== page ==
WILBUR — Ken and Jenny Carloni built their dream house on the shore of the North Umpqua River, mindful of the impact it would make on the environment.
The couple’s four-story Wilbur home, completed in 2009, was constructed with salvaged cedar and is powered by solar panels.
The house will be among the homes and businesses included Saturday in the Douglas County Global Warming Coalition’s Green and Solar Home Tour. The tour, which will stop at three homes, a winery and a school, is designed to inspire residents who are thinking about embarking on solar or other energy conservation projects, said Scott McKain, a member of the Douglas County Global Warming Coalition.
“It really helps to see what your neighbors are doing,” he said.
Ken Carloni, 58, said he will open up his house “to encourage, show other folks that there are alternatives out there and that they are economical.”
Carloni, an Umpqua Community College biology professor and board president of the conservation group Umpqua Watersheds, said he strives to do what he can to protect the environment, “so you don’t leave a burden when you leave.”
In late August, the couple switched on 28 solar panels installed on their property. Carloni said he expects the panels to cover about two-thirds of their home’s energy use. The solar panels aren’t directly attached to the house, but instead connect to a nearby power pole to supply energy.
Ken Carloni said the couple had long wanted their home to be solar-powered, but didn’t realize until recently the perfect location for the panels was an unused hillside on their six acres that gets plenty of sunlight.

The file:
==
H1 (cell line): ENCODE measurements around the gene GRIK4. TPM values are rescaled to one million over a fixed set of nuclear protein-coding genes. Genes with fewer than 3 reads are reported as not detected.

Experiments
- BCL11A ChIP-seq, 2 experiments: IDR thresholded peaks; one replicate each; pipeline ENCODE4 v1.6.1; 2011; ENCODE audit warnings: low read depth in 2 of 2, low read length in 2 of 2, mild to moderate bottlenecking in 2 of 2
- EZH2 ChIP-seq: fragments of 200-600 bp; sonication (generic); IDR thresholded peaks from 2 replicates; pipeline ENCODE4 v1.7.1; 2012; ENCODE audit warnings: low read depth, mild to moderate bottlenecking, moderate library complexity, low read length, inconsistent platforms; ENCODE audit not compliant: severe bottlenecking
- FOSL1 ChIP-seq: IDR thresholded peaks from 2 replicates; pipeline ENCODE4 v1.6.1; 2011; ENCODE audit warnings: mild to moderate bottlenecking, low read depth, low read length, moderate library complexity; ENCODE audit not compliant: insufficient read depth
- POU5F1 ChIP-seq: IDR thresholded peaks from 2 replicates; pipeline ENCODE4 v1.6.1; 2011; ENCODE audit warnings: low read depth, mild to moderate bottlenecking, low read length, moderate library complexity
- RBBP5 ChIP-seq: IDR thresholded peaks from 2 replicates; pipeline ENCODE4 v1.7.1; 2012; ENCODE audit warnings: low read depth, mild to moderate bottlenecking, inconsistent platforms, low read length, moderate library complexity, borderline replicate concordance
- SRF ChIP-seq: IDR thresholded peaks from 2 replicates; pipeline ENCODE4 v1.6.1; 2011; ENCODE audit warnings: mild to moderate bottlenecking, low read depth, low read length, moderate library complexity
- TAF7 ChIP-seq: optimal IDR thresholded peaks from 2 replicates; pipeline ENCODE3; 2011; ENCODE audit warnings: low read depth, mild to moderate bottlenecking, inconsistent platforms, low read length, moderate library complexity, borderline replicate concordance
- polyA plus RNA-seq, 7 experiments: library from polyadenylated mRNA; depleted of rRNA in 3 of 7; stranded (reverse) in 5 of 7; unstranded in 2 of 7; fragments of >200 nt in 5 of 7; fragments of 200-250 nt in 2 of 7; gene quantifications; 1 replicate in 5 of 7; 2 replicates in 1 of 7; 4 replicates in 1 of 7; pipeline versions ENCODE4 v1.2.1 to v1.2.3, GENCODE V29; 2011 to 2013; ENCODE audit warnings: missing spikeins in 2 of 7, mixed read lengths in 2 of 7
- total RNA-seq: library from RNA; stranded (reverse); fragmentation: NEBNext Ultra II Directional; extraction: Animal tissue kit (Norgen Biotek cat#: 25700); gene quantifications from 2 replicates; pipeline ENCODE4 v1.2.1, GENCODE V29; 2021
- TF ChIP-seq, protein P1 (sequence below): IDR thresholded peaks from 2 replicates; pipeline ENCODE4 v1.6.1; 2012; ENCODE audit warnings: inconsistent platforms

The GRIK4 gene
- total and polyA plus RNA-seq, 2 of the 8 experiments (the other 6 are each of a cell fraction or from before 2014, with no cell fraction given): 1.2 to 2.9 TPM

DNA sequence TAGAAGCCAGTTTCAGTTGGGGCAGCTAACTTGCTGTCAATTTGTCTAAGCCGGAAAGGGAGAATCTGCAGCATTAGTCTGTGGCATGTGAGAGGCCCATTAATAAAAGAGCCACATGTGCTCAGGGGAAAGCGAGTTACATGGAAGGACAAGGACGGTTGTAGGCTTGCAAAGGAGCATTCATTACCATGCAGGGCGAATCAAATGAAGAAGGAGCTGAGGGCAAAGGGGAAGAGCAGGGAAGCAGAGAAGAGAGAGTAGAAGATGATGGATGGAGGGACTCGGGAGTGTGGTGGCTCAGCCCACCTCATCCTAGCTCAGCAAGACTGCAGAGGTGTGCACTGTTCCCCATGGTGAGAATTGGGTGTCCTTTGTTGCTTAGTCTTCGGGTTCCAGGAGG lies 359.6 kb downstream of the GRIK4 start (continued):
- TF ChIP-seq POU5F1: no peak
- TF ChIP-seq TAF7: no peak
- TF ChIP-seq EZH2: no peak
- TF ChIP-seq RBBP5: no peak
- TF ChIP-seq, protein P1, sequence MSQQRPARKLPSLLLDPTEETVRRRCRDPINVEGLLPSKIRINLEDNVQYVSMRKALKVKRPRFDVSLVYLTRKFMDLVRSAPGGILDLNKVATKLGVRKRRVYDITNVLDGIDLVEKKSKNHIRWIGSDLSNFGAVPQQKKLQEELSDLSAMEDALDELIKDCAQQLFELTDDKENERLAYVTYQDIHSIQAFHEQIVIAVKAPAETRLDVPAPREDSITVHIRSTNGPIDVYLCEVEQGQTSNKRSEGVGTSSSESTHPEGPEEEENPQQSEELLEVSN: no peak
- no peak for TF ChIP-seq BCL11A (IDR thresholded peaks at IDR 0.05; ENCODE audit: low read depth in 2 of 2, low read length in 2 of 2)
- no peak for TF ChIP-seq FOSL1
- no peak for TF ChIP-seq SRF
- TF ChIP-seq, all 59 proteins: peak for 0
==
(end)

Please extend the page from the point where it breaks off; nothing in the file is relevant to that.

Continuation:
“I overlooked this spot for years,” he said.
It cost about $33,000 to install the solar panel system, but the couple will get a federal rebate of $5,000 and a state rebate of $6,000, bringing the cost of the project down to $22,000, Carloni said.
The expense will be worth it over time, said Jenny Carloni, 54.
“In 13 years, we should be getting our energy for free,” she said.
The solar panels move them closer to powering their home with zero carbon emissions, she said.
The Carloni home took seven years to build. They bought the property in 1994 and in 1996 finished a smaller house that’s now attached to their main house.
Ken Carloni said the house’s design makes it more energy efficient. In the summer, breezes that come through the skylights suck hot air out of the house, he said. It means they have no need for air conditioning, which consumes a lot of energy, Carloni said.
A 360-gallon tank in the basement holds water that was heated by the sun in glass tubes on the roof. This saves energy because the water heater usually only has to heat up the water several degrees, Carloni said.
“In the summer, it gives us way more hot water than we need,” he said.
Carloni said he’s proud of the house that he and his wife built, doing a lot of work themselves. It’s constructed from cedar that would have gone to waste because of small flaws, he said.
“No contractor would have built this house,” he said. “There are so many details in this place that people don’t see them all.”